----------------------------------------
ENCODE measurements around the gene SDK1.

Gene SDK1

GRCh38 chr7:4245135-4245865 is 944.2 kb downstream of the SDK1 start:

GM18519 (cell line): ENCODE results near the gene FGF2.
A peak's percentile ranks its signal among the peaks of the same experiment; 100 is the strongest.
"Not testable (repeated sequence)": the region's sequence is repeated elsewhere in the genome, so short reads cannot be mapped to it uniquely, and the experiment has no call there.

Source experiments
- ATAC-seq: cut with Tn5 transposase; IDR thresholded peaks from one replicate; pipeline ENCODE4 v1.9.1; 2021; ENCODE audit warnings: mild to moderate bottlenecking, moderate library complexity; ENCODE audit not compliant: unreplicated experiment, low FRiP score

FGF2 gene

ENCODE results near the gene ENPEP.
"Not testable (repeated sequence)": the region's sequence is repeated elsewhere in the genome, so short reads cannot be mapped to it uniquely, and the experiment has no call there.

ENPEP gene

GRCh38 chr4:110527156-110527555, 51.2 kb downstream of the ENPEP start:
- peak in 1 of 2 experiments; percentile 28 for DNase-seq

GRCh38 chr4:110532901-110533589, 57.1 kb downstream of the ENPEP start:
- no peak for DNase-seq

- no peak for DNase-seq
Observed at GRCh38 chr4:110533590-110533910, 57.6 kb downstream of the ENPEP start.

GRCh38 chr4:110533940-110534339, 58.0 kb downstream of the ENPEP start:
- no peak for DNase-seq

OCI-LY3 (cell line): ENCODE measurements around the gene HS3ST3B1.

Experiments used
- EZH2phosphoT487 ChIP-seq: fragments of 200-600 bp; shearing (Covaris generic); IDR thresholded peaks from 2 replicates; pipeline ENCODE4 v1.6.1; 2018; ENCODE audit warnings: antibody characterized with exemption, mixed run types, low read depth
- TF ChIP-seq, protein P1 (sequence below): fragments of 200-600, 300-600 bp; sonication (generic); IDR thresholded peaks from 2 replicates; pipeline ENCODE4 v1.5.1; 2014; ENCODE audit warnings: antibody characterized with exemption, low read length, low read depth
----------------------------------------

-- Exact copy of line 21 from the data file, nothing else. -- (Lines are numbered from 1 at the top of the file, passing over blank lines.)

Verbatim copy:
OCI-LY3 (cell line): ENCODE measurements around the gene HS3ST3B1.